New Delhi – The bankruptcy proceedings for troubled steel companies, specifically Bhushan Steel and Bhushan Power & Steel, will trigger off issues of unfair competition if Tata Steel or JSW are successful in their efforts to buy both the stressed assets. While consolidation would obviously be helpful to the steel industry, it likely that the bidding process will attract the attention of the Competition Commission of India (CCI), India’s monopoly watchdog.
Of the total flat steel production capacity of nearly 50 million tonnes per annum, JSW and Tata account for more than 40% of the country’s flat steel production. Bhushan Steel Ltd and Bhushan Power & Steel Ltd, which are facing bankruptcy proceedings, account for more than 15% of the country’s flat steel production. Acquisition of Bhushan Steel Ltd and Bhushan Power & Steel Ltd by either would result in them cornering more than 55% of the market share. As things stand, Tata Steel has stolen the march over JSW by emerging as the higher bidder. The competitors are also favoured by changes in the Insolvency and Bankruptcy Code (IBC) which bars existing promoters from bidding for the ailing assets.
This scenario is evoking fears of a price cartelization among buyers of steel products. It will also lead to a monopoly situation in certain markets and products, which will be harmful to the national economy. There will be other fallouts too. It will push up prices for the common man, lead to cost overruns for projects that are already underway and fuel inflation. Presently, the import of steel products is banned, as a result of which no imports are entering the country, leaving the market open only to the national players. The market believes that Tata Steel and JSW being the only bidders for Bhushan Power and Steel and Bhushan Steel Ltd violates regulations of the Competition Commission of India (CCI), which bar concentration of an industry’s capacity with one or two players.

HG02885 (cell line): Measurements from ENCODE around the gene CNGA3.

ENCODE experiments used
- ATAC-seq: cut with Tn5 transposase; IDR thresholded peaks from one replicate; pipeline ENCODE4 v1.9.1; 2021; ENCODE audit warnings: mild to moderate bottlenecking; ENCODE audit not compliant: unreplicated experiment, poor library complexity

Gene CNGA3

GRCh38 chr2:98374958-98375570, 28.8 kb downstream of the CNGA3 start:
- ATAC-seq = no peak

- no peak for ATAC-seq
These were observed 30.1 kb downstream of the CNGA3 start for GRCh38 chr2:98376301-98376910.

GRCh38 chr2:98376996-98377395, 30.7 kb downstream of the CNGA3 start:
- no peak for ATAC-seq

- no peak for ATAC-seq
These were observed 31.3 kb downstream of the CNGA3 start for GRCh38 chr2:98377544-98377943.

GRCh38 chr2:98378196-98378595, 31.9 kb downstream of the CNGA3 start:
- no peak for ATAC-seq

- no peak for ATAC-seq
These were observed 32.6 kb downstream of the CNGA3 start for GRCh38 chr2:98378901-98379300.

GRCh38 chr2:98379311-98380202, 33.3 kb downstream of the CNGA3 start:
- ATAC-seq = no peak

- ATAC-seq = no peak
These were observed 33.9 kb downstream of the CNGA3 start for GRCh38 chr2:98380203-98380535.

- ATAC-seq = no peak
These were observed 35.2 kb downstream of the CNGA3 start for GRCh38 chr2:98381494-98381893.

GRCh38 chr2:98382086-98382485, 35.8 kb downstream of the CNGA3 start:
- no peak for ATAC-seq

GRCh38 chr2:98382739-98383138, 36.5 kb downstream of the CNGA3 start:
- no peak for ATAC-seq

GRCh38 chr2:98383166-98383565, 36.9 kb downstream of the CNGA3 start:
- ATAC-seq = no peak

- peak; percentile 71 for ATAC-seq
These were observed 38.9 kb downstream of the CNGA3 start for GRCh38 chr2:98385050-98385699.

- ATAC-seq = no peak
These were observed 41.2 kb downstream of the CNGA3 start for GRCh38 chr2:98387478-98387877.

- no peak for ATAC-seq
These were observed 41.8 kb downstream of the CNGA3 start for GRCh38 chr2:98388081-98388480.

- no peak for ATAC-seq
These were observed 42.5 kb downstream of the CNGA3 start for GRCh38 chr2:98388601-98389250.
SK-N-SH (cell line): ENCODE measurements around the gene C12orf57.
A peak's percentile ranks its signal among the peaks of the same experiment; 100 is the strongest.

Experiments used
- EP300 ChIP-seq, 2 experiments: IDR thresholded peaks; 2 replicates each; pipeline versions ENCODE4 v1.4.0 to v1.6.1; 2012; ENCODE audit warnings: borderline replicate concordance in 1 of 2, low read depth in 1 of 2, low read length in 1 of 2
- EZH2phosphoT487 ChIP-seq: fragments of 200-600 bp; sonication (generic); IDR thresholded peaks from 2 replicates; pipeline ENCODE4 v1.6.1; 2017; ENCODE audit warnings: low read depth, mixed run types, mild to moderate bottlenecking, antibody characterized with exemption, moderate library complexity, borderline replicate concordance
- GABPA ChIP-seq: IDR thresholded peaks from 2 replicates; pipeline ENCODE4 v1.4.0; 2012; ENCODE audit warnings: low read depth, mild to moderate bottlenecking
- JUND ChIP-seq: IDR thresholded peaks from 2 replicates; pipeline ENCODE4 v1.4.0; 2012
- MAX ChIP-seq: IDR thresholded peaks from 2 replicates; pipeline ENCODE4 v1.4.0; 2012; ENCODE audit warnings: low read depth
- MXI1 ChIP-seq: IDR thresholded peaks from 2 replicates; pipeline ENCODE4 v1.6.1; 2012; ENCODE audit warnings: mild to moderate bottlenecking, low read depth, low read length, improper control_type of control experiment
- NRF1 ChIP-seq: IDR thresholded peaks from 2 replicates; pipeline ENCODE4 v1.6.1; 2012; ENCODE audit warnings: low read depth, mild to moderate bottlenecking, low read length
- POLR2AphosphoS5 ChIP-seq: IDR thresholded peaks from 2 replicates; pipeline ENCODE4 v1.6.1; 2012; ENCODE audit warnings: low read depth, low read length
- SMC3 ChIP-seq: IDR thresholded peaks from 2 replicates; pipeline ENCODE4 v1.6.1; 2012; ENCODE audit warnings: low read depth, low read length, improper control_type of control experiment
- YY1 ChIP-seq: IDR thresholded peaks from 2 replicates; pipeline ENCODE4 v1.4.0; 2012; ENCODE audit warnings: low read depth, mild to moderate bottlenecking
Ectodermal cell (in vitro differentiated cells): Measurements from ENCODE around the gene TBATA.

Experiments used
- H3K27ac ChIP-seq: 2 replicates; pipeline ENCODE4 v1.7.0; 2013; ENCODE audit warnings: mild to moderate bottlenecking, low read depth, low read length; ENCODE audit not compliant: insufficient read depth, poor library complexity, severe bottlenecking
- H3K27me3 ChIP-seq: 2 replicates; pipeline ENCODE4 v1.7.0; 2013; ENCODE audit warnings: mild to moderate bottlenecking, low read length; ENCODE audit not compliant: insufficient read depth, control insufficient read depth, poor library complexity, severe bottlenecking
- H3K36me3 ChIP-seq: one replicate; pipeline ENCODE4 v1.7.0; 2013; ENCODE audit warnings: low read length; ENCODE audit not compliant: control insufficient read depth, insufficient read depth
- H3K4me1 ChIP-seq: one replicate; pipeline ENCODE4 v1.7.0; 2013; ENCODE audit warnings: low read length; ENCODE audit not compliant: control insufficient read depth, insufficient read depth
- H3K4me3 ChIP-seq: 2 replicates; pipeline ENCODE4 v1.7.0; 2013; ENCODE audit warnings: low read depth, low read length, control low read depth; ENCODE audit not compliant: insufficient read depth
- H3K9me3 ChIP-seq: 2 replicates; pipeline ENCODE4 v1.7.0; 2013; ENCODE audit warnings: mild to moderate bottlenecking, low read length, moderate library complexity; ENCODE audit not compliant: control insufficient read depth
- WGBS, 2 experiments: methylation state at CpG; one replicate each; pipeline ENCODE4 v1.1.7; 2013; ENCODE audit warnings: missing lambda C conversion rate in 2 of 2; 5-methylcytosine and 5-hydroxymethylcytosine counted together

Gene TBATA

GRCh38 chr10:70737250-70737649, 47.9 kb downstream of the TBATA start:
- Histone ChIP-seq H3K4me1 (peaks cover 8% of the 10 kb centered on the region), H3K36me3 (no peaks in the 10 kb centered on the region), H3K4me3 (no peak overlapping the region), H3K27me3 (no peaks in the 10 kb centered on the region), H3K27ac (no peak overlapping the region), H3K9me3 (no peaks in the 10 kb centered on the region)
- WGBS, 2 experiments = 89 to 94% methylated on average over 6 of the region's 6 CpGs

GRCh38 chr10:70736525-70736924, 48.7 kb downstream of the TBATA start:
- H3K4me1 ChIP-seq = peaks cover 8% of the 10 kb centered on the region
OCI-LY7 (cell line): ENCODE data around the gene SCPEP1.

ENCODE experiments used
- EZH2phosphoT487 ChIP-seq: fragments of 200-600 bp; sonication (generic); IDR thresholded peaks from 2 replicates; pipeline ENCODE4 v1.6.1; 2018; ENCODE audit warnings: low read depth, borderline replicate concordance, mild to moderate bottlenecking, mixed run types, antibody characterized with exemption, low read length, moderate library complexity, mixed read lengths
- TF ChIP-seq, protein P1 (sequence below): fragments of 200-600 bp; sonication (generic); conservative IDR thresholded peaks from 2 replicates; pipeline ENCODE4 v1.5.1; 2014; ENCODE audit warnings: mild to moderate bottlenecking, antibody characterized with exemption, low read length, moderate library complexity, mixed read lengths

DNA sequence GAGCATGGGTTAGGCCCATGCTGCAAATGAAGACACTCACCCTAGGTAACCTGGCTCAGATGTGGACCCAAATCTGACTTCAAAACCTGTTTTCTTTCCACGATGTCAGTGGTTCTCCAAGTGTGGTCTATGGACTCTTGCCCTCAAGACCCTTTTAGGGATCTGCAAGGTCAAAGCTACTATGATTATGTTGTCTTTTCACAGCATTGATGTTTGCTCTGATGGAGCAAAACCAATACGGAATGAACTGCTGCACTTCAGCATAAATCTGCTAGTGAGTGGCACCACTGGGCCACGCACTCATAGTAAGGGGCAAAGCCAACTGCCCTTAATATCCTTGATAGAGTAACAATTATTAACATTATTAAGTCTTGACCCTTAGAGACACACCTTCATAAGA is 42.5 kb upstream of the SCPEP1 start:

Those who are following the developments say that several large domestic steel firms have been trying to seek an exemption from taking CCI approval in bankruptcy cases. In the absence of a waiver, and with time running out, all cases of mergers and acquisitions under insolvency provisions will need to be taken for clearance to CCI by the winning bidder and the Committee of Creditors (CoC) which approved the deal.
“The introduction of the IBC Code is a great initiative by the present government. We felt it will help protect our interests however, the current potential cartelization in the steel industry is extremely disturbing. A scenario wherein only one or two steel majors will end up controlling the market is inevitable and just around the corner . That could be troublesome, the prices will go up exponentially, affecting the common man,” said Mr Gorge Joshi, Director, GEO Roof.
“All existing projects will face cost overruns. New projects will be impacted strongly. In certain markets and products, there will be only one seller since import of steel products is banned and there is no competition from international sources,” said Mr Gauri Sabkar Beriwal, Director, P B Traders.